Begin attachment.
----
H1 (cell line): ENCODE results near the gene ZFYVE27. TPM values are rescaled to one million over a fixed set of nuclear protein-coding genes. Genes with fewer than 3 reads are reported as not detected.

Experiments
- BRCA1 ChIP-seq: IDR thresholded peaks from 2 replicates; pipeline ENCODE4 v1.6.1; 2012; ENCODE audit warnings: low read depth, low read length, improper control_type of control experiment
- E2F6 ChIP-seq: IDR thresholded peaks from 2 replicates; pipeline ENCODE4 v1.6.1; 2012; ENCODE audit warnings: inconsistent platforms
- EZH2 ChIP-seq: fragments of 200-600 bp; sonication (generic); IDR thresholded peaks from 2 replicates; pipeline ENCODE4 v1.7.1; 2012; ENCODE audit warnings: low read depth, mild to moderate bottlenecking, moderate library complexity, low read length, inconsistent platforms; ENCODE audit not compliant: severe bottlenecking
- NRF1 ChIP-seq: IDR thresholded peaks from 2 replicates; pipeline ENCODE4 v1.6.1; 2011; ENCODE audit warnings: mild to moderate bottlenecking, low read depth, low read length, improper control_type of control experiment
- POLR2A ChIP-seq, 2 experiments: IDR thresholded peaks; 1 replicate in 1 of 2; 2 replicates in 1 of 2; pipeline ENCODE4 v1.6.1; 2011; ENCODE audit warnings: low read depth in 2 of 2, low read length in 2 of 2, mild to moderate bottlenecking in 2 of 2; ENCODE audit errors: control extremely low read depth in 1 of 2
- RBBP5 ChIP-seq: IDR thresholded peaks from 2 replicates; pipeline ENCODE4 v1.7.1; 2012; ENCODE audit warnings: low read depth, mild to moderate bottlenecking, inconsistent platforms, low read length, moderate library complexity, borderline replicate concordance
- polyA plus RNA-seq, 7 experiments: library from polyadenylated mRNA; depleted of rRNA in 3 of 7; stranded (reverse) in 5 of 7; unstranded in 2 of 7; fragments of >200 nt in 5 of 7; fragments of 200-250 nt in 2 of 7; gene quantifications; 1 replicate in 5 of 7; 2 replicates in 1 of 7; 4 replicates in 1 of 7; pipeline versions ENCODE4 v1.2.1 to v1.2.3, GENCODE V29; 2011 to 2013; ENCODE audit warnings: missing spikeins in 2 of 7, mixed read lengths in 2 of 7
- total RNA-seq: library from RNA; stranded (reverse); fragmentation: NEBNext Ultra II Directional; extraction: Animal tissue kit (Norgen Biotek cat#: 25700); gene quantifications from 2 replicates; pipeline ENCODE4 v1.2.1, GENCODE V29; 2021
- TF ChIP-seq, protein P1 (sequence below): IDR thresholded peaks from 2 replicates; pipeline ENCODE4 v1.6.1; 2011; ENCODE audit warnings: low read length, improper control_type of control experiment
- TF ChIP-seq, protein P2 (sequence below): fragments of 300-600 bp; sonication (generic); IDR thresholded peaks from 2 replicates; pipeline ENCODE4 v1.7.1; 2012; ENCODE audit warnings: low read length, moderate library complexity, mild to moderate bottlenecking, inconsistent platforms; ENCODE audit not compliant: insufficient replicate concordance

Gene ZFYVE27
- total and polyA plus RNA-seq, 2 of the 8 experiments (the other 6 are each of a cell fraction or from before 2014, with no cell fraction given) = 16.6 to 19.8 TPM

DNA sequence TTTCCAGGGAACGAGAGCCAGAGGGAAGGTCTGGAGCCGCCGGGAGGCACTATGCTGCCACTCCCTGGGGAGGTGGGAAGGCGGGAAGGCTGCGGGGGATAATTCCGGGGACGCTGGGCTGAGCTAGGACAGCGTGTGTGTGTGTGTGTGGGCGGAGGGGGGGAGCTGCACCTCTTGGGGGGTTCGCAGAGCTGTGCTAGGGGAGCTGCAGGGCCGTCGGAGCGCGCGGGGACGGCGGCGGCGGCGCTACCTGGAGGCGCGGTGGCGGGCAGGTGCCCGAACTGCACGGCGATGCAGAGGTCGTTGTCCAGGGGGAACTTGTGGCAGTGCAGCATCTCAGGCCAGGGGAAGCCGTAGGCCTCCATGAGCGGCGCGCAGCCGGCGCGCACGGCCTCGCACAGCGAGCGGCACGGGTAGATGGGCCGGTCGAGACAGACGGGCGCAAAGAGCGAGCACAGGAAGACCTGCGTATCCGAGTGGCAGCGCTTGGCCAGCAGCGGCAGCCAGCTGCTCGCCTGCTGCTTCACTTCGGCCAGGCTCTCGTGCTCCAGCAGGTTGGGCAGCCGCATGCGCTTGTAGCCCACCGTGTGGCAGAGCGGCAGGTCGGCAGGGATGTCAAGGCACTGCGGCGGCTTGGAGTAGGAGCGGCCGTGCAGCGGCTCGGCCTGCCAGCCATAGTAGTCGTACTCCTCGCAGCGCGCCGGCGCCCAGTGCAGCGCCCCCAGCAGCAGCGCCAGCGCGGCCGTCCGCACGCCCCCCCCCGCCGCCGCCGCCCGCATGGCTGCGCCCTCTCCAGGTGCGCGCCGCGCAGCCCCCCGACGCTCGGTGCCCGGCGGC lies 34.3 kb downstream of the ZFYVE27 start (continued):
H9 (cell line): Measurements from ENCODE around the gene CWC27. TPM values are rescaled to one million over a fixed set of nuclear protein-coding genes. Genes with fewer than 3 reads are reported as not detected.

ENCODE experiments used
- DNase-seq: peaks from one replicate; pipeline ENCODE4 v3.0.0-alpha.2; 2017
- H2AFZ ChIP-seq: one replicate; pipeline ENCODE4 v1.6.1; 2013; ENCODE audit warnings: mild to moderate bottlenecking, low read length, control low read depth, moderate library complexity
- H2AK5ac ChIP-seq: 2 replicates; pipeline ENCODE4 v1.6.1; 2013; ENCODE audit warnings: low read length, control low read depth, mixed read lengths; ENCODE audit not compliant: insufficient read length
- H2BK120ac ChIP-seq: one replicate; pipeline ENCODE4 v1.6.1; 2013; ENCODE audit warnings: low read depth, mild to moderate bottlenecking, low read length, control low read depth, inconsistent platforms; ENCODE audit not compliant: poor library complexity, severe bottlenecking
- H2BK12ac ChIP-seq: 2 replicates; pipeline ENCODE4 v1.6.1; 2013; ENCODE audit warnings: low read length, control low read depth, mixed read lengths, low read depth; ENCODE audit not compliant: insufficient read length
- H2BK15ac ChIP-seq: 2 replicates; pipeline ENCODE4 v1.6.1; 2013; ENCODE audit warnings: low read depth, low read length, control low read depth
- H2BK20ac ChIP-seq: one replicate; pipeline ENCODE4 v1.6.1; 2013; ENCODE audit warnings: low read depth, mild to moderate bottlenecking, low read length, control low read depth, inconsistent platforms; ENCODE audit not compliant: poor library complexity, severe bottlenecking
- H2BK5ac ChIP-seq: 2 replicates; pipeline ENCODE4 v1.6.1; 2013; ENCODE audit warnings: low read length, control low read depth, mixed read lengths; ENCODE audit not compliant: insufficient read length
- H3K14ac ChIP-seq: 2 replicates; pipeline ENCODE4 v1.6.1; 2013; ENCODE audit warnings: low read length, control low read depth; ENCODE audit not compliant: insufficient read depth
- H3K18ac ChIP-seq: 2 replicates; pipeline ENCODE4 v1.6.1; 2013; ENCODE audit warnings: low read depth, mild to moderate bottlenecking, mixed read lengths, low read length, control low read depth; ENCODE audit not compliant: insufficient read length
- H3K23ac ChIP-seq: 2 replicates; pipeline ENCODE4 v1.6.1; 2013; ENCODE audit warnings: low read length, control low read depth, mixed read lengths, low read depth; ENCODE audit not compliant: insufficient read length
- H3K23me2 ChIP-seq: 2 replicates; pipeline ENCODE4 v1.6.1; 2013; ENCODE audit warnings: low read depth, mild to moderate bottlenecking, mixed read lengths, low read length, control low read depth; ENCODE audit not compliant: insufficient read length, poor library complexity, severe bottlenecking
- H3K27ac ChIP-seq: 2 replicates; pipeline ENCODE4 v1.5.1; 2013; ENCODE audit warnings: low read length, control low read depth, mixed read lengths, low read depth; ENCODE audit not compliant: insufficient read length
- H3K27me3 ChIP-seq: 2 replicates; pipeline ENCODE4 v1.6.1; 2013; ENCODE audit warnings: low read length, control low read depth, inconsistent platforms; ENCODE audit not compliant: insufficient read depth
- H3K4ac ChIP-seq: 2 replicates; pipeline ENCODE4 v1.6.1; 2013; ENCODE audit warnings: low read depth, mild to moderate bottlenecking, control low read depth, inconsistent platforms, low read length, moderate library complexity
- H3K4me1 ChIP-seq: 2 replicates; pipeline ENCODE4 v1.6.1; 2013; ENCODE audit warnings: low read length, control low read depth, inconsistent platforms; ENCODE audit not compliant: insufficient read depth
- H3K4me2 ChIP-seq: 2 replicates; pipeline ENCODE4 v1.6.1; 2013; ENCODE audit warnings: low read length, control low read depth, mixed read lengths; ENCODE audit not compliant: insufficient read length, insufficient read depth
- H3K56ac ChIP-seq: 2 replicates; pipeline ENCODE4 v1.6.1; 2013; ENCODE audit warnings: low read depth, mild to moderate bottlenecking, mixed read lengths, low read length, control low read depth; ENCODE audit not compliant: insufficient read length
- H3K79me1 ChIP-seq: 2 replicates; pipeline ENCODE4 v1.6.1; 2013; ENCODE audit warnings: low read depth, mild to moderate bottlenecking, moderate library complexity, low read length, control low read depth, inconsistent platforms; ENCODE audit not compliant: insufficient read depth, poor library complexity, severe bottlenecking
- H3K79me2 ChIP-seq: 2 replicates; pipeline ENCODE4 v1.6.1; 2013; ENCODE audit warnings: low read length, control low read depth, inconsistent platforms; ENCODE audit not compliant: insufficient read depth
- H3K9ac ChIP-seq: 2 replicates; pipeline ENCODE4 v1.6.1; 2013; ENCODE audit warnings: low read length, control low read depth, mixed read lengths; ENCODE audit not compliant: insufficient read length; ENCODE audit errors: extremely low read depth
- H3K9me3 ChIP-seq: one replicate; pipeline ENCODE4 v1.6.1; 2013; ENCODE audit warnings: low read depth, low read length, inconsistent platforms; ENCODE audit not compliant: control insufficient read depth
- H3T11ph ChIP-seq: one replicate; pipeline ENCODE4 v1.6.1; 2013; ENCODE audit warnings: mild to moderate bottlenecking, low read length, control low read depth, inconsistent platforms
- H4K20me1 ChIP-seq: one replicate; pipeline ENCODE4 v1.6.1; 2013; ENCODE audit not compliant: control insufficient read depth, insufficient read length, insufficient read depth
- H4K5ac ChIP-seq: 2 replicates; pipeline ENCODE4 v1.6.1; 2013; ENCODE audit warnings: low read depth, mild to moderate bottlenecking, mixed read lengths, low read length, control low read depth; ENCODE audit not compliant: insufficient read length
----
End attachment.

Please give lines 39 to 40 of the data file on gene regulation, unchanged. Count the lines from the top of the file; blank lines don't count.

- H3K9me3 ChIP-seq: one replicate; pipeline ENCODE4 v1.6.1; 2013; ENCODE audit warnings: low read depth, low read length, inconsistent platforms; ENCODE audit not compliant: control insufficient read depth
- H3T11ph ChIP-seq: one replicate; pipeline ENCODE4 v1.6.1; 2013; ENCODE audit warnings: mild to moderate bottlenecking, low read length, control low read depth, inconsistent platforms